Direct transfer of transforming growth factor β1 gene into arteries stimulates fibrocellular hyperplasia

E. G. Nabel, L. Shum, V. J. Pompili, Z. Y. Yang, H. San, Bing Shu Hong Bing Shu, S. Liptay, L. Gold, D. Gordon, R. Derynck, G. J. Nabel

Research output: Contribution to journalArticlepeer-review

343 Scopus citations


The arterial wall responds to thrombosis or mechanical injury through the induction of specific gene products that increase cellular proliferation and connective tissue formation. These changes result in intimal hyperplasia that is observed in restenosis and the early phases of atherosclerosis. Transforming growth factor β1 (TGF-β1) is a secreted multi-functional protein that plays an important role in embryonal development and in repair following tissue injury. However, the function of TGF-β1 in vascular cell growth in vivo has not been defined. In this report, we have evaluated the role of TGF-β1 in the pathophysiology of intimal and medial hyperplasia by gene transfer of an expression plasmid encoding active TGF-β1 into porcine arteries. Expression of TGF-β1 in normal arteries resulted in substantial extracellular matrix production accompanied by intimal and medial hyperplasia. Increased procollagen, collagen, and proteoglycan synthesis in the neointima was demonstrated by immunohistochemistry relative to control transfected arteries. Expression of TGF-β1 induced a distinctly different program of gene expression and biologic response from the platelet-derived growth factor B (PDGF B) gene: procollagen synthesis induced by TGF-β1 was greater, and cellular proliferation was less prominent. These findings show that TGF-β1 differentially modulates extracellular matrix production and cellular proliferation in the arterial wall in vivo and could play a reparative role in the response to arterial injury.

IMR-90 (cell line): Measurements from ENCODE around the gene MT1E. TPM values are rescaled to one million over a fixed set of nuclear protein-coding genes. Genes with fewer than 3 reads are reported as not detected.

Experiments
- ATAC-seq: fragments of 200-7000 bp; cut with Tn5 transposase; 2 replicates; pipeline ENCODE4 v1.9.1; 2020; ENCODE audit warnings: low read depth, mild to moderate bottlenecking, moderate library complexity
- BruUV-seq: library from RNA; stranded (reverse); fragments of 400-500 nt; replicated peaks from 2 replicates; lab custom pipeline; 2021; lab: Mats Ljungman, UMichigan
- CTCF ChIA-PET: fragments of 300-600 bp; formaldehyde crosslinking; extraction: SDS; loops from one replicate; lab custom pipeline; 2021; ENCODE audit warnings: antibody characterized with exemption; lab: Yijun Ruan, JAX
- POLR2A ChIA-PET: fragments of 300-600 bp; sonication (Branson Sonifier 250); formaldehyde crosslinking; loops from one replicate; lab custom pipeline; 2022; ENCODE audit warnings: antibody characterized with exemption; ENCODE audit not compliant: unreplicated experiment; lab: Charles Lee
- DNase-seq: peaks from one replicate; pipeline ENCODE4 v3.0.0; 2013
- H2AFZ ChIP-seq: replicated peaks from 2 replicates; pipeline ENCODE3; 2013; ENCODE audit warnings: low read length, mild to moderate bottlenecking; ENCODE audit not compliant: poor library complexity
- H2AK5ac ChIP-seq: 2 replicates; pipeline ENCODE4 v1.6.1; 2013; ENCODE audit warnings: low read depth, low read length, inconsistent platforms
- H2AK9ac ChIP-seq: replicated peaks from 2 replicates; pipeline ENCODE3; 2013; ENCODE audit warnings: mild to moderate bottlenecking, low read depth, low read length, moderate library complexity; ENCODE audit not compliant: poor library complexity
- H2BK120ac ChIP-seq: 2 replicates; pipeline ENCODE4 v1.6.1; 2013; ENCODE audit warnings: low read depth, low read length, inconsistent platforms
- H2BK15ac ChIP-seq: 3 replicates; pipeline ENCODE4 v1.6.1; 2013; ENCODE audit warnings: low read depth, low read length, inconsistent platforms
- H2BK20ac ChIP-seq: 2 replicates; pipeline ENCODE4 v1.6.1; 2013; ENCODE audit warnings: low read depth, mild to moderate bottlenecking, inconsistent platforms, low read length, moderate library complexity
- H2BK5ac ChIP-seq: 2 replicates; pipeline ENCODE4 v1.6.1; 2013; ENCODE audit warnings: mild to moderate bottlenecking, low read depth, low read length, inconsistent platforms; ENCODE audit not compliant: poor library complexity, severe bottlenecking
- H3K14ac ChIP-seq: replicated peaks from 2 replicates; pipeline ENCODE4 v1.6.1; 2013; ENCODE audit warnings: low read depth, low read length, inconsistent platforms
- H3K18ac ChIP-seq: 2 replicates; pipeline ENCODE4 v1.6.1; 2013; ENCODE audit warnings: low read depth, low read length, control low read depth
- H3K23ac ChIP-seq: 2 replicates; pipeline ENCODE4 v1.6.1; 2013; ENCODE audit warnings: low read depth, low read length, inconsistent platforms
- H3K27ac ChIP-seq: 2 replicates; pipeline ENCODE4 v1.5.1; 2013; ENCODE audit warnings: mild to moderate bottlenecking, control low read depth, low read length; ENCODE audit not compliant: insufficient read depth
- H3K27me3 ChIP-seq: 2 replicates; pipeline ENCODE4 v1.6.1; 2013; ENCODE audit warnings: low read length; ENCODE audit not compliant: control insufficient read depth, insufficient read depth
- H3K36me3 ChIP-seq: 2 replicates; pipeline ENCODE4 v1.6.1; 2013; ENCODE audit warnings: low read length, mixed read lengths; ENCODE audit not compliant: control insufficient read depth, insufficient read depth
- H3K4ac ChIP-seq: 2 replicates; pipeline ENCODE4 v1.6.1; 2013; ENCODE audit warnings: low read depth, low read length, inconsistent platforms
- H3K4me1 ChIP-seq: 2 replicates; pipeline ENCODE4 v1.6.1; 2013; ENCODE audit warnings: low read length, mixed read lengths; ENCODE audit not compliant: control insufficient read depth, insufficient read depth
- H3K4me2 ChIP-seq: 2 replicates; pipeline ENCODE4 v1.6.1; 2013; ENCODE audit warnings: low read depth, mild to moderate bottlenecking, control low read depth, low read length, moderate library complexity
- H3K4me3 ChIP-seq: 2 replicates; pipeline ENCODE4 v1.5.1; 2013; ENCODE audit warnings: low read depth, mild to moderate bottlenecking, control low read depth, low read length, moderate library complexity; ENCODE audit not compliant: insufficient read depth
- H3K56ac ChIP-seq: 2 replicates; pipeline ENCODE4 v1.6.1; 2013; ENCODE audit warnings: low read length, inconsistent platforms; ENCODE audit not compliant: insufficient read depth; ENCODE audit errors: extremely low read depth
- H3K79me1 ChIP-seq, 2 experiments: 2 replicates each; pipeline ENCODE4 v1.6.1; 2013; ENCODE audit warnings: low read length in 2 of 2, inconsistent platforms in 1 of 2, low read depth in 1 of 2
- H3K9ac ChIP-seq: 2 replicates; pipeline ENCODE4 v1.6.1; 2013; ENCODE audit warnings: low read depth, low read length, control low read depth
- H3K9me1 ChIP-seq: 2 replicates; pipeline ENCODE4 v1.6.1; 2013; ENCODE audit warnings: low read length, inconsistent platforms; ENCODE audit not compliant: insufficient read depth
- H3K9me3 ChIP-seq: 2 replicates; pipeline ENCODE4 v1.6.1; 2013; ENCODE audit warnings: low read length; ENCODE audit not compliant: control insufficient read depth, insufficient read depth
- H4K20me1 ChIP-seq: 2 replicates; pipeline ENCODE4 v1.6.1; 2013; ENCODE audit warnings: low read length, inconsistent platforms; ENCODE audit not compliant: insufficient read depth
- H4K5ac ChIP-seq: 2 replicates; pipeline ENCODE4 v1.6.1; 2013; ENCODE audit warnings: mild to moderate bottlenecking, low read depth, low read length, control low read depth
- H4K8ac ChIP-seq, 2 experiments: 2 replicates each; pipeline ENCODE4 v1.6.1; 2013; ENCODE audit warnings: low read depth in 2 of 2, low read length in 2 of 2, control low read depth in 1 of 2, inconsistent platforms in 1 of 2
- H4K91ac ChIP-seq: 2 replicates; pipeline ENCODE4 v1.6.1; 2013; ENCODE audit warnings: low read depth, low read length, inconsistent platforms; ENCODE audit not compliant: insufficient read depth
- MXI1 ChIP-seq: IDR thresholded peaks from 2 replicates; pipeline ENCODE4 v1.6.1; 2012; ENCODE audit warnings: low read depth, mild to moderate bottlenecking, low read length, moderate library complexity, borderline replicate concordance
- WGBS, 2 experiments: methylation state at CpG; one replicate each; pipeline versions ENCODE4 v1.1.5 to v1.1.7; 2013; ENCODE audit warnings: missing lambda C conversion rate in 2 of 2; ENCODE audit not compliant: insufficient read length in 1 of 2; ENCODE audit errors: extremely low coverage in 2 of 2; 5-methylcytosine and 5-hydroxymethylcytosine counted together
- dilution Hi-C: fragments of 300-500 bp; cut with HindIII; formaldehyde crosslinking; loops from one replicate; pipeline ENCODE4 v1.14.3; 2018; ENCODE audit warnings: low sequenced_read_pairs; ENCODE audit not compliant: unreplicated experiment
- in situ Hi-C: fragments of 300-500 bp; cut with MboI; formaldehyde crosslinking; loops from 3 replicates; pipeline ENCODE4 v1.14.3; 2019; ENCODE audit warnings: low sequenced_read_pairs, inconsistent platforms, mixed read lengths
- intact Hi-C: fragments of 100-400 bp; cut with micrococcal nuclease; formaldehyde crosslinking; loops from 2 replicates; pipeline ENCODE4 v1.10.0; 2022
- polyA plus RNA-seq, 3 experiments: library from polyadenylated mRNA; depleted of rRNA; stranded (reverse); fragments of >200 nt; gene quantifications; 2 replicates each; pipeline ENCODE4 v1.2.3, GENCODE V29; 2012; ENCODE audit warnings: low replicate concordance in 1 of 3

Original languageEnglish (US)
Pages (from-to)10759-10763
Number of pages5
JournalProceedings of the National Academy of Sciences of the United States of America
Issue number22
StatePublished - 1993
Externally publishedYes


  • cellular proliferation
  • extracellular matrix
  • gene expression
  • gene transfer

ASJC Scopus subject areas

  • General


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